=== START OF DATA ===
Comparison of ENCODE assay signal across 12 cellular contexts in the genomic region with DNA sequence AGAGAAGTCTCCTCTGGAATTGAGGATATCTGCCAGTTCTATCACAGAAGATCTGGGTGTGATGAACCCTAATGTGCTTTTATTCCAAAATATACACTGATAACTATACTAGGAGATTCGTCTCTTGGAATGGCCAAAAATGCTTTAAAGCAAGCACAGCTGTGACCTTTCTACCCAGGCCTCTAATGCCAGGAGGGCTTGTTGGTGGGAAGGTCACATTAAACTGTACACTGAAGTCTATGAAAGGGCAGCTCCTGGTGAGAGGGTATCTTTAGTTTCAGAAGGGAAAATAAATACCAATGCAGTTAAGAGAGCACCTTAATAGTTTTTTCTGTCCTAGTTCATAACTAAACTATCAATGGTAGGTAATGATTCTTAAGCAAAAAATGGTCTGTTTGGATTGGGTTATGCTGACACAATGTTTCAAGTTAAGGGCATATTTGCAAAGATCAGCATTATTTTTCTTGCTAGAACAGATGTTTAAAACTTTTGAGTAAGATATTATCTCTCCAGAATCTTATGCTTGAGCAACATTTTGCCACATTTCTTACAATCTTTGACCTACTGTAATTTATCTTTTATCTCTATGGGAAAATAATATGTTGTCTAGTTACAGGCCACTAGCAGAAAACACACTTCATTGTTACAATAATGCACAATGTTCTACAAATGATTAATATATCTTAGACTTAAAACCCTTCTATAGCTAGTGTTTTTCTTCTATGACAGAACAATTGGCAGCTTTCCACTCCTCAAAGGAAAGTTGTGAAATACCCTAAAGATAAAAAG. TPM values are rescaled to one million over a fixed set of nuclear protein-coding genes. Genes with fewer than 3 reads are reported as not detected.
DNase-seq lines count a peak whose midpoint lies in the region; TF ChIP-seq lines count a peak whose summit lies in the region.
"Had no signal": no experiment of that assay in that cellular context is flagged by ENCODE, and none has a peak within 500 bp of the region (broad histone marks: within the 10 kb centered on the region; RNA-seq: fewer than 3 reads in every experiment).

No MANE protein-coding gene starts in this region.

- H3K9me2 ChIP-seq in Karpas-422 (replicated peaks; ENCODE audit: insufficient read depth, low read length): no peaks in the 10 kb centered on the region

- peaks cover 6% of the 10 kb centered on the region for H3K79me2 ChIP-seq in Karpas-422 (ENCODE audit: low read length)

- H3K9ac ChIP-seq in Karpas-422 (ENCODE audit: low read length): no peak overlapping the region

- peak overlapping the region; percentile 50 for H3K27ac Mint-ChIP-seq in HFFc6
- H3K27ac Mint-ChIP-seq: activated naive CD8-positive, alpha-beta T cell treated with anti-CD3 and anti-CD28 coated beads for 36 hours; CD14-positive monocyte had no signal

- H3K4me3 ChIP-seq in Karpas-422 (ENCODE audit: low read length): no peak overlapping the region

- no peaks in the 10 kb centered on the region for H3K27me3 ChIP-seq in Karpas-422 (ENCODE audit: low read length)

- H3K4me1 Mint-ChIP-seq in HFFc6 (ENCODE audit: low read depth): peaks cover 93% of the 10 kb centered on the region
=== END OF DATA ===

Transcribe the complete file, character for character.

Comparison of ENCODE assay signal across 12 cellular contexts in the genomic region with DNA sequence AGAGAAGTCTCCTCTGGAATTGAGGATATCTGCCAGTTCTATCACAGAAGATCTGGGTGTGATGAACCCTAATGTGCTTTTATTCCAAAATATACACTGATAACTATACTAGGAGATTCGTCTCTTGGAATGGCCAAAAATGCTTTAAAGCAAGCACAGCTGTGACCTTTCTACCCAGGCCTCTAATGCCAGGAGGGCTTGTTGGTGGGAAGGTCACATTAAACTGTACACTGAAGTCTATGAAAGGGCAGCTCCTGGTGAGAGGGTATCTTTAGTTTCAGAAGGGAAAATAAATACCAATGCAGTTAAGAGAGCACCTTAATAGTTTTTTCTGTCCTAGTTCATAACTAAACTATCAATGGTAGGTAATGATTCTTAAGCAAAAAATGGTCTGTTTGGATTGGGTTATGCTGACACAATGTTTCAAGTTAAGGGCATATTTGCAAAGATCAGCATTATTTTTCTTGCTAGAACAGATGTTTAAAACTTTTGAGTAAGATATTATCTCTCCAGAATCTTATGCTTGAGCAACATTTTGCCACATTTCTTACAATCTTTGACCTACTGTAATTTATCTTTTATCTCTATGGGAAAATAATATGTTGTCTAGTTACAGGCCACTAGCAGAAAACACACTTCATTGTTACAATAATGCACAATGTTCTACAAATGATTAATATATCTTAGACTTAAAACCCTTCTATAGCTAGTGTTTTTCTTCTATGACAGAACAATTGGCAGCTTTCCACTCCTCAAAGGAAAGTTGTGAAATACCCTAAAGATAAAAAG. TPM values are rescaled to one million over a fixed set of nuclear protein-coding genes. Genes with fewer than 3 reads are reported as not detected.
DNase-seq lines count a peak whose midpoint lies in the region; TF ChIP-seq lines count a peak whose summit lies in the region.
"Had no signal": no experiment of that assay in that cellular context is flagged by ENCODE, and none has a peak within 500 bp of the region (broad histone marks: within the 10 kb centered on the region; RNA-seq: fewer than 3 reads in every experiment).

No MANE protein-coding gene starts in this region.

- H3K9me2 ChIP-seq in Karpas-422 (replicated peaks; ENCODE audit: insufficient read depth, low read length): no peaks in the 10 kb centered on the region

- peaks cover 6% of the 10 kb centered on the region for H3K79me2 ChIP-seq in Karpas-422 (ENCODE audit: low read length)

- H3K9ac ChIP-seq in Karpas-422 (ENCODE audit: low read length): no peak overlapping the region

- peak overlapping the region; percentile 50 for H3K27ac Mint-ChIP-seq in HFFc6
- H3K27ac Mint-ChIP-seq: activated naive CD8-positive, alpha-beta T cell treated with anti-CD3 and anti-CD28 coated beads for 36 hours; CD14-positive monocyte had no signal

- H3K4me3 ChIP-seq in Karpas-422 (ENCODE audit: low read length): no peak overlapping the region

- no peaks in the 10 kb centered on the region for H3K27me3 ChIP-seq in Karpas-422 (ENCODE audit: low read length)

- H3K4me1 Mint-ChIP-seq in HFFc6 (ENCODE audit: low read depth): peaks cover 93% of the 10 kb centered on the region